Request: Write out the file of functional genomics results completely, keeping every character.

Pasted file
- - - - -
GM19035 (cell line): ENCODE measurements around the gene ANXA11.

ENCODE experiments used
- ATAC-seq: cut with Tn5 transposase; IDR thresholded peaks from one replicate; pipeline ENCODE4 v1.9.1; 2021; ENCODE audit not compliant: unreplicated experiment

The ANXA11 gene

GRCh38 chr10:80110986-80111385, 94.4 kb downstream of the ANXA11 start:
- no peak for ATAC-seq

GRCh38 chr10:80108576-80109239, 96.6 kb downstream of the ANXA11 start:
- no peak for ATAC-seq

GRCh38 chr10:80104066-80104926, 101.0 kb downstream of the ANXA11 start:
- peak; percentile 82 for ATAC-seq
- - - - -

GM19035 (cell line): ENCODE measurements around the gene ANXA11.

ENCODE experiments used
- ATAC-seq: cut with Tn5 transposase; IDR thresholded peaks from one replicate; pipeline ENCODE4 v1.9.1; 2021; ENCODE audit not compliant: unreplicated experiment

The ANXA11 gene

GRCh38 chr10:80110986-80111385, 94.4 kb downstream of the ANXA11 start:
- no peak for ATAC-seq

GRCh38 chr10:80108576-80109239, 96.6 kb downstream of the ANXA11 start:
- no peak for ATAC-seq

GRCh38 chr10:80104066-80104926, 101.0 kb downstream of the ANXA11 start:
- peak; percentile 82 for ATAC-seq